The hole in the Floyd Central offense is gaping and the question is obvious: Who will run the football for the Highlanders?
For the last two years, that answer was like hitting the Easy Button. Give the ball to No. 3 and get out of the way. Kyle Bramble, the state’s leading rushing last year with 2,875 yards and 47 touchdowns, was the Floyd offense.
Everyone, even the best, eventually graduates. Bramble bid farewell and departed for Dartmouth. No heir apparent has emerged.
“We’ll find out how much we miss him,” Floyd coach Brian Glesing said. “He was obviously a great football player. He could score from anywhere on the field. But great programs just replace, reload. That’s what we’re hoping.”
Glesing is counting on his system, on his steadfast belief that perfecting fewer plays makes his team difficult to stop. So while the people in the backfield might change, the offense will not. The Highlanders will run the ball, no matter who gets the carries.
“We plug in the parts,” Glesing said. “This is what we do and how we do it. We’re going to get good at what we do. We won’t reinvent the wheel every week, or put in a new offense every year. That’s not how you win consistently.
“We feel we can plug somebody in there and they’ll be good at what they do. It’s the system that gets the job done for us.”
Floyd’s program has been consistent, winning nine games each of the last three seasons. And the necessary nucleus is in place with a veteran offensive line featuring seniors Brad Sims (center), All-State candidate Chaz Wolf (right guard) and his twin brother Joe (right tackle).
In addition, senior quarterback Bryce Smith (954 passing yards and 11 TDs last season) and fullback Nick Uhl (351 yards) are ready for greater roles.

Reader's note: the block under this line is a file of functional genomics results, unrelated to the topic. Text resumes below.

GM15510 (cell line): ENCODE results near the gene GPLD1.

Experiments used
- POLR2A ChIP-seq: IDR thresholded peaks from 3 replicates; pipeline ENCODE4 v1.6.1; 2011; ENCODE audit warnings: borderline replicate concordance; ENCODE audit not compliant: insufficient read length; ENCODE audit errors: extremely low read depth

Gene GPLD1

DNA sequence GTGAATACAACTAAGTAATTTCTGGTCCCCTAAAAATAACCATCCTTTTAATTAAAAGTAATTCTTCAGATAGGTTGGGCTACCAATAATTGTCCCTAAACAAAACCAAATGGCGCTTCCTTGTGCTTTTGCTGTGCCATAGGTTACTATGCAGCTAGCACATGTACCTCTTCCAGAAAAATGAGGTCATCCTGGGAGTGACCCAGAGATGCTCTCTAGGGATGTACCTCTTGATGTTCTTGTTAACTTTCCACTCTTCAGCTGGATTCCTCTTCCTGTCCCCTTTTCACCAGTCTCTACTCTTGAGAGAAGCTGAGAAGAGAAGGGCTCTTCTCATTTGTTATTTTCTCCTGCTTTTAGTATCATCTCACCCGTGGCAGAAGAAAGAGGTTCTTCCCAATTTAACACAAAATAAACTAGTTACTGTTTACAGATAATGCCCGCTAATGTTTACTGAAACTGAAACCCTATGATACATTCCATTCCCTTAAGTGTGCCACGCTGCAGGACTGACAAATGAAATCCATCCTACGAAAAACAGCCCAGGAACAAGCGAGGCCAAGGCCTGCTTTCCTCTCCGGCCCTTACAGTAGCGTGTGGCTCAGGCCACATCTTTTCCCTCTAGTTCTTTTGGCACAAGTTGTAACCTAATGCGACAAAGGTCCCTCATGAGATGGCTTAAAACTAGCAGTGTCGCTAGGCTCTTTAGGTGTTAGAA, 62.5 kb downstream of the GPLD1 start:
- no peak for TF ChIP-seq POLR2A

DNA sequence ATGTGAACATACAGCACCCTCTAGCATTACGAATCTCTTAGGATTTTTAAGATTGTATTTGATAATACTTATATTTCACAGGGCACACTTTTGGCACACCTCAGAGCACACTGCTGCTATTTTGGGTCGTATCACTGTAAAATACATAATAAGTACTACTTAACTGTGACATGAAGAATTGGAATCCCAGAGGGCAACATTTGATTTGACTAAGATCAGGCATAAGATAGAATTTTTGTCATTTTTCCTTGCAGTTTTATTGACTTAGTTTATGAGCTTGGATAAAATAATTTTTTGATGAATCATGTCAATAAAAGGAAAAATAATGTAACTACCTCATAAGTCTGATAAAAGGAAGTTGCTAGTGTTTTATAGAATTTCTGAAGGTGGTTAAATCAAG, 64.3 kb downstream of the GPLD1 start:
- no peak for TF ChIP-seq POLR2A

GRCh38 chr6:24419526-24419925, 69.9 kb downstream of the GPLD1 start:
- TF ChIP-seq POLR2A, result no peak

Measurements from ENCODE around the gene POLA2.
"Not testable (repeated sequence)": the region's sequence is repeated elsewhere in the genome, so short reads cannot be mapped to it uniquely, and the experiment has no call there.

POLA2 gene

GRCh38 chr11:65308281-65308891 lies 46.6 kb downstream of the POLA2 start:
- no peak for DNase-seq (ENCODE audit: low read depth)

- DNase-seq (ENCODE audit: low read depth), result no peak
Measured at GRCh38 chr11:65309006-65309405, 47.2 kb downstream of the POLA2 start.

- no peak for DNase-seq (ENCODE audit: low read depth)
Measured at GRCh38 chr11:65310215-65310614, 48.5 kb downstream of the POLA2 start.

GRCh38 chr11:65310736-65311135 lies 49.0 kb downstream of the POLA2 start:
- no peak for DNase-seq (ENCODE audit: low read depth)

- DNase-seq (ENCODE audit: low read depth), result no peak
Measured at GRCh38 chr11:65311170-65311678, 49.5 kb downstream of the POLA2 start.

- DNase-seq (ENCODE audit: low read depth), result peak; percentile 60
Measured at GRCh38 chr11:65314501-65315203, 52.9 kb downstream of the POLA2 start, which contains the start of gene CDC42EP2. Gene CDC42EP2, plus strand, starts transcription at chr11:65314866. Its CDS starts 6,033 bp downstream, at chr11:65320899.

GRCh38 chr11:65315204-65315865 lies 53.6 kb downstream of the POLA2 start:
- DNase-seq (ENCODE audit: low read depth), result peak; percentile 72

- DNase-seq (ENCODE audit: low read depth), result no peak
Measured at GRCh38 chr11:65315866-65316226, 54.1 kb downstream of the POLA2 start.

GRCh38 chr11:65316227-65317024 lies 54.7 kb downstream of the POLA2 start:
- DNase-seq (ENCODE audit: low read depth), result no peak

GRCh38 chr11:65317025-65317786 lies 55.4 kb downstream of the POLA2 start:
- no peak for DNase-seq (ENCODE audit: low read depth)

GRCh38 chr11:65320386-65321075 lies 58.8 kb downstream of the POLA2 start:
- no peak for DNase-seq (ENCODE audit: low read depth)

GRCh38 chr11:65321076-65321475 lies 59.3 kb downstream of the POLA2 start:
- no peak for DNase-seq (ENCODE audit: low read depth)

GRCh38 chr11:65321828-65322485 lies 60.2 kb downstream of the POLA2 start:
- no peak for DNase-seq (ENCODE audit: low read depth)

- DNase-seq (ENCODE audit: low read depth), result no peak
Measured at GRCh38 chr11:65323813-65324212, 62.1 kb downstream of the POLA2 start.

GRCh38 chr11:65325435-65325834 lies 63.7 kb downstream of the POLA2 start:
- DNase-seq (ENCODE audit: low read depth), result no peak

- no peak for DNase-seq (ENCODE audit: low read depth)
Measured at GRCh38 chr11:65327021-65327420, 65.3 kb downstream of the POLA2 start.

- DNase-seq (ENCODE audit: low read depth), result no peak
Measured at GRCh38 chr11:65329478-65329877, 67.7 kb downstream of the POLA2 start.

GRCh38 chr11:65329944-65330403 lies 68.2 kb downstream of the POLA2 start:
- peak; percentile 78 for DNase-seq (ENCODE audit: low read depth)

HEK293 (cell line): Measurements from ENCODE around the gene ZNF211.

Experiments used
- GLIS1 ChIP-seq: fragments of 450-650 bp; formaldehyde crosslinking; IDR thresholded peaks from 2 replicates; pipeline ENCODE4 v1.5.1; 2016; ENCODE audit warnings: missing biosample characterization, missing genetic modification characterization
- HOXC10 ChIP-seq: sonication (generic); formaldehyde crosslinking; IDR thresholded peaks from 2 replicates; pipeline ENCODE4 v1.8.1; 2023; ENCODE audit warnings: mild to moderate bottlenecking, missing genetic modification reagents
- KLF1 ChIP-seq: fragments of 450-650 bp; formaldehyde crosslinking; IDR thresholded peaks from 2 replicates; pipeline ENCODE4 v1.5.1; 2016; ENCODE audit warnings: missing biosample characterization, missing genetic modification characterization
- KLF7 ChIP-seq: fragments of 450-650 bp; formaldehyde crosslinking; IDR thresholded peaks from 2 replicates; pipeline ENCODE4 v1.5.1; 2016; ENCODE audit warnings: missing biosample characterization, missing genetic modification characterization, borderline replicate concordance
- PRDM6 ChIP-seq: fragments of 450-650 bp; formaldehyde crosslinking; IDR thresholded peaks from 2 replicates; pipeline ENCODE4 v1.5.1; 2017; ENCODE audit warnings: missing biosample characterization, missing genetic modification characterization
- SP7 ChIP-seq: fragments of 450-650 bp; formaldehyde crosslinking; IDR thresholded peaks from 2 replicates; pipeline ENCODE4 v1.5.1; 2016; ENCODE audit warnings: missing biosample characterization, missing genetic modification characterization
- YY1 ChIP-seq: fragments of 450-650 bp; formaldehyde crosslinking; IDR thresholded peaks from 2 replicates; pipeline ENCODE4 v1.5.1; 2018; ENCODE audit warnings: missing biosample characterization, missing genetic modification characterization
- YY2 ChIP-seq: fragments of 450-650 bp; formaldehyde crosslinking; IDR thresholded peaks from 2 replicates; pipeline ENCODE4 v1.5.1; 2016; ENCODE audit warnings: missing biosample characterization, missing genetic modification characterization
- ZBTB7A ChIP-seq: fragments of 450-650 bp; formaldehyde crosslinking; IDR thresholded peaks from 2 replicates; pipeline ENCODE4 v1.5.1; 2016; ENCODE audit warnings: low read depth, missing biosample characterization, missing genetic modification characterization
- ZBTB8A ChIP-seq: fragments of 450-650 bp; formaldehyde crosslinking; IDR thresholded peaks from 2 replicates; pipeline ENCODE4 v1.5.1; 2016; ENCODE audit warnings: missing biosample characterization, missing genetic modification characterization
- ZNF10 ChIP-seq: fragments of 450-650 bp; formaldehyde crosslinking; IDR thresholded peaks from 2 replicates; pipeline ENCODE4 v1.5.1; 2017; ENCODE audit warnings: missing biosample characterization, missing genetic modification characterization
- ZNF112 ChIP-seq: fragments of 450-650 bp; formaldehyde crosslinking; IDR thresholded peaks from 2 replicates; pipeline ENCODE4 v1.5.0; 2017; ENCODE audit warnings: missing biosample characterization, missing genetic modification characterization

“A lot of the parts are there, but the big part is the one we’re looking for,” Glesing said. “I think someone will emerge. Once we figure it out, we’ll be fine. We’ve got running back competition, a lot of kids fighting for the spot who are very equal. “
The competition has been fierce between six running backs (Garry Posey, Gabriel Kennedy, Austin Carl, Gavin Horner, Brennan Schramke and Gaige Klingsmith).
Floyd’s other problem is an old one. The Highlanders gave up 26.2 points per game last year and 28.8 the year before. They haven’t authored a shutout since the 2003 season. The defense must solidify, especially without Bramble’s quick-strike ability to bail them out in a scoring shootout.
“We think we’ll be more aggressive on defense,” Glesing said. “We know we have to improve there, that’s been our weakness. We’ll blitz a little more, get more pressure, instead of being a reading defense. We want to get after it more than what we have. That’s our goal.”
With only 10 seniors on the roster, Glesing will count on newcomers and underclassmen in many positions.
“We have great attitudes and great effort,” Glesing said. “That’s the philosophy of the program. They’ve got themselves ready to compete. Our goal is to be pretty good by October. We want to get a little better every day and peak out by the end of the year. Maybe we might surprise some people. We’ll do whatever it takes to be successful.”